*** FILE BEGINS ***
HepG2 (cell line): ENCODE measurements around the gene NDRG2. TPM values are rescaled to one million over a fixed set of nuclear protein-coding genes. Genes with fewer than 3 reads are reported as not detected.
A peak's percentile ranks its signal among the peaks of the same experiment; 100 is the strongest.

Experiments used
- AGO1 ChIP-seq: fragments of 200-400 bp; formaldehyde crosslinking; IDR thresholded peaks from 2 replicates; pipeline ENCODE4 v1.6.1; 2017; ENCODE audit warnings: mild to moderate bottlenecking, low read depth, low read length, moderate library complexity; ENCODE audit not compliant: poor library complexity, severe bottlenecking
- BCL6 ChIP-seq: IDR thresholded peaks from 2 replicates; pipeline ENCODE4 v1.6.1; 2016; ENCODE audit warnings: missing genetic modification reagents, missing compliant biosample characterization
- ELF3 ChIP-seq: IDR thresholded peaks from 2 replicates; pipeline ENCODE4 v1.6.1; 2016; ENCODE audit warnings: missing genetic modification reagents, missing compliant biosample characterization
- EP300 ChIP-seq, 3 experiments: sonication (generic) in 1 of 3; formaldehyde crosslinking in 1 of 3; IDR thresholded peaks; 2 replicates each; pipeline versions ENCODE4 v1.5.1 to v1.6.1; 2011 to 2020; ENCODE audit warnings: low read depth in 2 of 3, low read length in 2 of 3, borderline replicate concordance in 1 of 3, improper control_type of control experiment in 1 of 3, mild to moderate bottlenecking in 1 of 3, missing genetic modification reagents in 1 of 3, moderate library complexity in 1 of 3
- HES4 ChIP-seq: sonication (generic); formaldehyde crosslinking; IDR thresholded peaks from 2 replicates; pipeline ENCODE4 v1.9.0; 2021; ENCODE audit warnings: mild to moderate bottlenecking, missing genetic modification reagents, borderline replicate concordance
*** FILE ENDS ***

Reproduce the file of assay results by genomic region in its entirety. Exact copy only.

HepG2 (cell line): ENCODE measurements around the gene NDRG2. TPM values are rescaled to one million over a fixed set of nuclear protein-coding genes. Genes with fewer than 3 reads are reported as not detected.
A peak's percentile ranks its signal among the peaks of the same experiment; 100 is the strongest.

Experiments used
- AGO1 ChIP-seq: fragments of 200-400 bp; formaldehyde crosslinking; IDR thresholded peaks from 2 replicates; pipeline ENCODE4 v1.6.1; 2017; ENCODE audit warnings: mild to moderate bottlenecking, low read depth, low read length, moderate library complexity; ENCODE audit not compliant: poor library complexity, severe bottlenecking
- BCL6 ChIP-seq: IDR thresholded peaks from 2 replicates; pipeline ENCODE4 v1.6.1; 2016; ENCODE audit warnings: missing genetic modification reagents, missing compliant biosample characterization
- ELF3 ChIP-seq: IDR thresholded peaks from 2 replicates; pipeline ENCODE4 v1.6.1; 2016; ENCODE audit warnings: missing genetic modification reagents, missing compliant biosample characterization
- EP300 ChIP-seq, 3 experiments: sonication (generic) in 1 of 3; formaldehyde crosslinking in 1 of 3; IDR thresholded peaks; 2 replicates each; pipeline versions ENCODE4 v1.5.1 to v1.6.1; 2011 to 2020; ENCODE audit warnings: low read depth in 2 of 3, low read length in 2 of 3, borderline replicate concordance in 1 of 3, improper control_type of control experiment in 1 of 3, mild to moderate bottlenecking in 1 of 3, missing genetic modification reagents in 1 of 3, moderate library complexity in 1 of 3
- HES4 ChIP-seq: sonication (generic); formaldehyde crosslinking; IDR thresholded peaks from 2 replicates; pipeline ENCODE4 v1.9.0; 2021; ENCODE audit warnings: mild to moderate bottlenecking, missing genetic modification reagents, borderline replicate concordance